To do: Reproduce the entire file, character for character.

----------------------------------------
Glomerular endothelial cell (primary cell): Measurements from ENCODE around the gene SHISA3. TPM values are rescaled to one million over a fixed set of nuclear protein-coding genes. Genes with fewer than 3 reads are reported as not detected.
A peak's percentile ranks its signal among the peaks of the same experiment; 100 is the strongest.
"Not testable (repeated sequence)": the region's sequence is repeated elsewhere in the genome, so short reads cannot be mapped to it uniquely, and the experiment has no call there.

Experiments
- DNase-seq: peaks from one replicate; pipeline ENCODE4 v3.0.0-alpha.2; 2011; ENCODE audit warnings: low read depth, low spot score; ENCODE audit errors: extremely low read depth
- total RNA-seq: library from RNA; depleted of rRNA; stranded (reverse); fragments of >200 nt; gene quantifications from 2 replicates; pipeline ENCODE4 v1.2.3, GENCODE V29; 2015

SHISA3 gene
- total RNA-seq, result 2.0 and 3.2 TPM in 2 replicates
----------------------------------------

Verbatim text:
Glomerular endothelial cell (primary cell): Measurements from ENCODE around the gene SHISA3. TPM values are rescaled to one million over a fixed set of nuclear protein-coding genes. Genes with fewer than 3 reads are reported as not detected.
A peak's percentile ranks its signal among the peaks of the same experiment; 100 is the strongest.
"Not testable (repeated sequence)": the region's sequence is repeated elsewhere in the genome, so short reads cannot be mapped to it uniquely, and the experiment has no call there.

Experiments
- DNase-seq: peaks from one replicate; pipeline ENCODE4 v3.0.0-alpha.2; 2011; ENCODE audit warnings: low read depth, low spot score; ENCODE audit errors: extremely low read depth
- total RNA-seq: library from RNA; depleted of rRNA; stranded (reverse); fragments of >200 nt; gene quantifications from 2 replicates; pipeline ENCODE4 v1.2.3, GENCODE V29; 2015

SHISA3 gene
- total RNA-seq, result 2.0 and 3.2 TPM in 2 replicates